Texas Ed Board Votes to Keep ‘Heroic’ Alamo Defenders in History Lessons

Dawn at the Alamo, a painting that hangs in the Texas Capitol, depicts the artist's rendition of the events of the morning of March 6, 1836. (Image/Public Domain)
Dawn at the Alamo - Public Domain

The Texas State Board of Education (SBOE) approved Friday their unanimous decision to continue to describe the “heroism” of Alamo defenders and teach the William B. Travis letter “To the People of Texas and All Americans in the World,” also known as “Victory or Death” in seventh grade social studies lessons.

The stamp of approval affirmed the full board’s 15-0 vote on Wednesday to keep this vital Texas history in the standards.

This followed an uproar that ensued after the Texas Monthly reported last week that a work group appointed by the SBOE and tasked to “streamline” social studies standards recommended the board strike the Travis letter and remove descriptors of Alamo defenders as “heroic” when explaining the issues surrounding significant events of the Texas Revolution. The article posed, “Should Texas schoolchildren be taught that Alamo defenders were ‘heroic?'” It drew immediate criticism from Governor Greg Abbott and General Land Office (GLO) Commissioner George P. Bush.

“From the beginning of the controversy, I have had every confidence in my fellow board members that we would restore the Travis letter and heroism description,” said SBOE Chair Donna Bahorich, who spoke to Breitbart Texas by email after the board’s vote on Wednesday. “By voting unanimously, that confidence was well placed.”

Bahorich added, “The world famous, inspirational ‘victory or death’ letter by Travis and the heroism of the defenders of the Alamo will continue to be required context for our seventh grade Texas students.”

On Tuesday, the SBOE heard public testimony from others concerned over the work group’s recommendation including U.S. Congressman Ted Poe (R-TX). He read the Travis letter and said he could not see how to tell the story of Texas without the letter which is “as much a part of who we are” as the “core and soul of freedom.”

Texas historian Stephen Cure, a member of the streamlining work group, later blasted the media for “faulty journalism” because of the hype and frenzy that erupted on this topic without any news outlets “speaking to anyone in the work group” for comment. He explained the reason the group recommended removing the Travis letter was because the reference to it was “repetitive.” He said it was “impossible to teach the siege of the Alamo without teaching about the letter and its contents.”

According to Cure, language calling for the reading of the Travis letter was added as a 2010 revision to the social studies standards. He said the letter has been taught in Texas schools for years even without a specific reference to it in the Texas Essential Knowledge and Skills (TEKS), the state’s standards.

Cure again cited “repetitiveness” as a reason why the work group proposed removing the phrase “all the heroic defenders who gave their lives.” He said this language required teachers to discuss every one of the nearly 200 defenders of the Alamo. He noted the group discussed the word “heroic” and its appropriateness as a word “based on perceptions of heroism.” In their notes, the streamlining work group dubbed it a “value-charged” term.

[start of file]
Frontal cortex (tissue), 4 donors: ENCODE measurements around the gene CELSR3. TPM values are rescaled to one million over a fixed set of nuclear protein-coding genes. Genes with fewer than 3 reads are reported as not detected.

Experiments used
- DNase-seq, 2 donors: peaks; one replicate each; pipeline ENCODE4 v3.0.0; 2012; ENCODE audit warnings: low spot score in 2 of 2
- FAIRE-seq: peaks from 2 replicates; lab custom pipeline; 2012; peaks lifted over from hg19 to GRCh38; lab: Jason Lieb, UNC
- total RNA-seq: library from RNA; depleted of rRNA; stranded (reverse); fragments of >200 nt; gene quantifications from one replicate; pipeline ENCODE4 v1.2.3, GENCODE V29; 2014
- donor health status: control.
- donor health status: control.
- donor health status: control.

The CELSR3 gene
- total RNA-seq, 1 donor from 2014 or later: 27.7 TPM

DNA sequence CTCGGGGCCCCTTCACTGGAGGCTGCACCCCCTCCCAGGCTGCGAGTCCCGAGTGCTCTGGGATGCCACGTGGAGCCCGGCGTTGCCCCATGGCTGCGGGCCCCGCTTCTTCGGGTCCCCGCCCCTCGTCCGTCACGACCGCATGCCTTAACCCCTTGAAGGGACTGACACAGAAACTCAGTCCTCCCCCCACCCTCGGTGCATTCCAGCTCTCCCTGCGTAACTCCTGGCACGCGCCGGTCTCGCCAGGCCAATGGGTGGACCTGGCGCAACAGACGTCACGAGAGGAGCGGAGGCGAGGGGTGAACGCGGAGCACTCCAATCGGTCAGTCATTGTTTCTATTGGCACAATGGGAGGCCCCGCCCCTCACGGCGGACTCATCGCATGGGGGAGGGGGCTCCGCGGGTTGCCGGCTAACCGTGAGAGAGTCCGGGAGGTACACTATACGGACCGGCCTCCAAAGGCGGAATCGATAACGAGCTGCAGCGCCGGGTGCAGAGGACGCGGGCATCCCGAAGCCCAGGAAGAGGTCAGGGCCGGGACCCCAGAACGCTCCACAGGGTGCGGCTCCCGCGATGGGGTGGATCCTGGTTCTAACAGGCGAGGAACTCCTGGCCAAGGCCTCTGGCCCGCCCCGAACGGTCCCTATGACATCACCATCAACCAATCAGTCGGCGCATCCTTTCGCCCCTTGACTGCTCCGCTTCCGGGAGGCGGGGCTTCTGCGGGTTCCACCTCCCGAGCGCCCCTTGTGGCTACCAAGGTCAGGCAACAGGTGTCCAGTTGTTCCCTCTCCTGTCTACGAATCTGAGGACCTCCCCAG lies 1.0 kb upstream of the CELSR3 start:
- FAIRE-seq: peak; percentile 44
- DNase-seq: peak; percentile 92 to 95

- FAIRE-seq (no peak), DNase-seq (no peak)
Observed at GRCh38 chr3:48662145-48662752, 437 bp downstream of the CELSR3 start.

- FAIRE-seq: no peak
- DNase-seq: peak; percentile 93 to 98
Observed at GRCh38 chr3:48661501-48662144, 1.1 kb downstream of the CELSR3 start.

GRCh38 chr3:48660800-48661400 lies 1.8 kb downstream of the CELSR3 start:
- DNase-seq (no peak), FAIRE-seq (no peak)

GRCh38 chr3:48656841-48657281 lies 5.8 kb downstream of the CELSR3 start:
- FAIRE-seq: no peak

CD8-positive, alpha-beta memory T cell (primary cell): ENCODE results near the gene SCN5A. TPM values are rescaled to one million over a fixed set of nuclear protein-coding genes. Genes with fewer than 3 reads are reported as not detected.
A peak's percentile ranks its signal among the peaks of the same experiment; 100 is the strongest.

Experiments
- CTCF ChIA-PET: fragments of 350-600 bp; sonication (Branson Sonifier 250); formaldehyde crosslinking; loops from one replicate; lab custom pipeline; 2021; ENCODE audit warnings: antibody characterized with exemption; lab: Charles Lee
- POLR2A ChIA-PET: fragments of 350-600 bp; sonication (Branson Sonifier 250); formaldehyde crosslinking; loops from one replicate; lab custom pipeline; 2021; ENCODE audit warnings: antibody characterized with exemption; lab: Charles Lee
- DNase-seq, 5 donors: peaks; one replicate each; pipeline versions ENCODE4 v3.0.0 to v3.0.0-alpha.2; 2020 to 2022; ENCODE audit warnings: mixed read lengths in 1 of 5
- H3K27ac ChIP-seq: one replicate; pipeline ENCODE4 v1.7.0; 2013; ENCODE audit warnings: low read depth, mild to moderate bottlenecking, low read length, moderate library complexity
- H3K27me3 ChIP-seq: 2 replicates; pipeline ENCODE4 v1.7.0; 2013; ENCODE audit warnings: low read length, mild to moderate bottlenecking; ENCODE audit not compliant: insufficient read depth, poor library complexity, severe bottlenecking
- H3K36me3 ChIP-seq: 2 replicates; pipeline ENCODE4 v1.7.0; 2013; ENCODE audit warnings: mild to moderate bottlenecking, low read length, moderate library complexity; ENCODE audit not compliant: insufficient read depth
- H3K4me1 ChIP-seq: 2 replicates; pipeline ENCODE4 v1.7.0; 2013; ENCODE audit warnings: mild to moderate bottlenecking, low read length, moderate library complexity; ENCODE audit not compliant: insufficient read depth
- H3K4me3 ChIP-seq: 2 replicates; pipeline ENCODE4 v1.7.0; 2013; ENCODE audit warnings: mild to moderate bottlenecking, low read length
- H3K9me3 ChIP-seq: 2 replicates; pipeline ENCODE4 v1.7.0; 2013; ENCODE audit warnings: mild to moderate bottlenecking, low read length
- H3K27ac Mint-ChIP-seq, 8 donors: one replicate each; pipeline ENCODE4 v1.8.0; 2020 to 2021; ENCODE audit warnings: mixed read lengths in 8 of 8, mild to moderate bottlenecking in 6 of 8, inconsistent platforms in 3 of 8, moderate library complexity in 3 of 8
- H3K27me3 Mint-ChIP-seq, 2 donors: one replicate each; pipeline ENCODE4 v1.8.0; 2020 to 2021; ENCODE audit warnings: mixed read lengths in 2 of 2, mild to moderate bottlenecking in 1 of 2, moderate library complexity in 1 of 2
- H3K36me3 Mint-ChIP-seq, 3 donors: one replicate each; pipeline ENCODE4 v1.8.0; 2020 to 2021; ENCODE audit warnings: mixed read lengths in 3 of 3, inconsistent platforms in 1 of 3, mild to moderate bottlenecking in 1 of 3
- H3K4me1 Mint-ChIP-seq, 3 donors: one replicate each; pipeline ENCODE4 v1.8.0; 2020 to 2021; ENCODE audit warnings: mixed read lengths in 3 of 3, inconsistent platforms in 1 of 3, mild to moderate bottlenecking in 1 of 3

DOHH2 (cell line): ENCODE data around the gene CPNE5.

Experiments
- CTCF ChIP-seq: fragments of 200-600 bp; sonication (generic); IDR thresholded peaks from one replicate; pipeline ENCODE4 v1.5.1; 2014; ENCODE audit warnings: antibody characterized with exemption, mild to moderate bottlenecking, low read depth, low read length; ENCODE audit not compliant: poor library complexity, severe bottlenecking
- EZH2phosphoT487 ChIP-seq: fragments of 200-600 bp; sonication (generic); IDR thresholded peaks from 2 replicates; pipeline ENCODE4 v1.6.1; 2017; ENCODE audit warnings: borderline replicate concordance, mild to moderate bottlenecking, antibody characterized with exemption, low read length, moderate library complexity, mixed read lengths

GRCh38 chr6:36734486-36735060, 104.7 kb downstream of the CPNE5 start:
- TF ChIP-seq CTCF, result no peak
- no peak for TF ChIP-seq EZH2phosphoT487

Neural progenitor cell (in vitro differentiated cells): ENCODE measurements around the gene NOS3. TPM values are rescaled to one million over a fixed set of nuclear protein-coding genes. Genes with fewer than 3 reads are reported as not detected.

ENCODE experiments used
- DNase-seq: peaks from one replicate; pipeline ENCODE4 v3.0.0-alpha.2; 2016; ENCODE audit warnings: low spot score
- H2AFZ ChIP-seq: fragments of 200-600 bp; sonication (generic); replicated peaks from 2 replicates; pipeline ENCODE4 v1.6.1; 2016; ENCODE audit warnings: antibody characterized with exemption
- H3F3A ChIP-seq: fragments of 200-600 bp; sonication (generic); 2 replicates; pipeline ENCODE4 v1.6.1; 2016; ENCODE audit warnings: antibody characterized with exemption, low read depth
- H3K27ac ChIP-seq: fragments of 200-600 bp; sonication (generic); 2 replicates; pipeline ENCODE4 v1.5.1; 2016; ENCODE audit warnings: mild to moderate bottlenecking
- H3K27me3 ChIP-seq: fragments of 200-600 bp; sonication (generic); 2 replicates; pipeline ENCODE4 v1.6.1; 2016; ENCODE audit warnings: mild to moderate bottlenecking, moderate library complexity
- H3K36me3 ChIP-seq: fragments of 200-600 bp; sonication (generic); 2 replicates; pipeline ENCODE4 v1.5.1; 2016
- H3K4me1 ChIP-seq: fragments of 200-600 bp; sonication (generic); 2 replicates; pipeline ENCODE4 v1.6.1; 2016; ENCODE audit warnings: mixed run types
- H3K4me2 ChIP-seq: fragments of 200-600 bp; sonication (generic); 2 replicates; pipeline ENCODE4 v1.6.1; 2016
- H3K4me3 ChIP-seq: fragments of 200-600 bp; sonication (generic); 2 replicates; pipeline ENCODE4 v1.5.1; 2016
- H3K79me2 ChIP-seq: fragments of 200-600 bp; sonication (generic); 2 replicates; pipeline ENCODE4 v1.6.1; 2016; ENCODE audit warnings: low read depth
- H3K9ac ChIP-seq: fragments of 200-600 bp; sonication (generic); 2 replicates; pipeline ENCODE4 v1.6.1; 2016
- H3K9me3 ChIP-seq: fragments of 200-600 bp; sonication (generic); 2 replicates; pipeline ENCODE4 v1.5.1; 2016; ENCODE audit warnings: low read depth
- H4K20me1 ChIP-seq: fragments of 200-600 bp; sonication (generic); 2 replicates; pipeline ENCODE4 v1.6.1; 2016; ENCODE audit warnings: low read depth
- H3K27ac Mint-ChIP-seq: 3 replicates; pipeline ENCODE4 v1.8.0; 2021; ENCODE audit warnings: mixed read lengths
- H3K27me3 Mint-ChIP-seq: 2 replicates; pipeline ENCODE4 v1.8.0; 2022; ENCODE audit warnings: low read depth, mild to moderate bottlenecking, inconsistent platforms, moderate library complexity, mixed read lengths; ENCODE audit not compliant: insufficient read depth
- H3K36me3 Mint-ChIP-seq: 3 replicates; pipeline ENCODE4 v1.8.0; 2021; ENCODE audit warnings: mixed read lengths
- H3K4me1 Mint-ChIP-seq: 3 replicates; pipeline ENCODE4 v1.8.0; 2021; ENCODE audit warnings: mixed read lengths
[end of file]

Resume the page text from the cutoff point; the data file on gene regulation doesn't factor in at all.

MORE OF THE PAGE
During his testimony, Cure suggested an alternative:

Explain the issues surrounding significant events of the Texas Revolution, including the Battle of Gonzales, the siege of the Alamo, including William B. Travis’s letter ‘To the People of Texas and All Americans in the World,” and the heroism of the diverse defenders who gave their lives there, the Constitutional Convention of 1836, Fannin’s surrender at Goliad, the Battle of San Jacinto, and the Treaties of Velasco.

This version of the standard put events in chronology, he said, reinstated the Travis letter, and showed support for all of the “diverse groups” of heroic people who were Alamo defenders.

On Wednesday, the SBOE discussed Cure’s suggestion, which was generally well received. The board, though, agreed in a 5-4 vote, to remove the Treaty of Velasco until they could determine if it was included in the original seventh grade social studies standard or if the TEKS streamlining group added it. The work group was prohibited from adding new content.

The SBOE revision read:

Explain the issues surrounding significant events of the Texas revolution, including the Battle of Gonzales, the siege of the Alamo, William B. Travis’s letter “To the People of Texas and All Americans in the World,” and the heroism of the diverse defenders who gave their lives there; the Constitutional Convention of 1836, Fannin’s surrender at Goliad, and the Battle of San Jacinto.

Bahorich called for a record board vote on this standard. Following the vote, she stated, “Let it be said to all those listening in, this was a unanimous vote to restore Travis’ letter as well as the “heroism” of the diverse defenders of the Alamo.”

The SBOE will hold a second reading for the approved social studies standards in November.

Follow Merrill Hope, a member of the original Breitbart Texas team, on Twitter.

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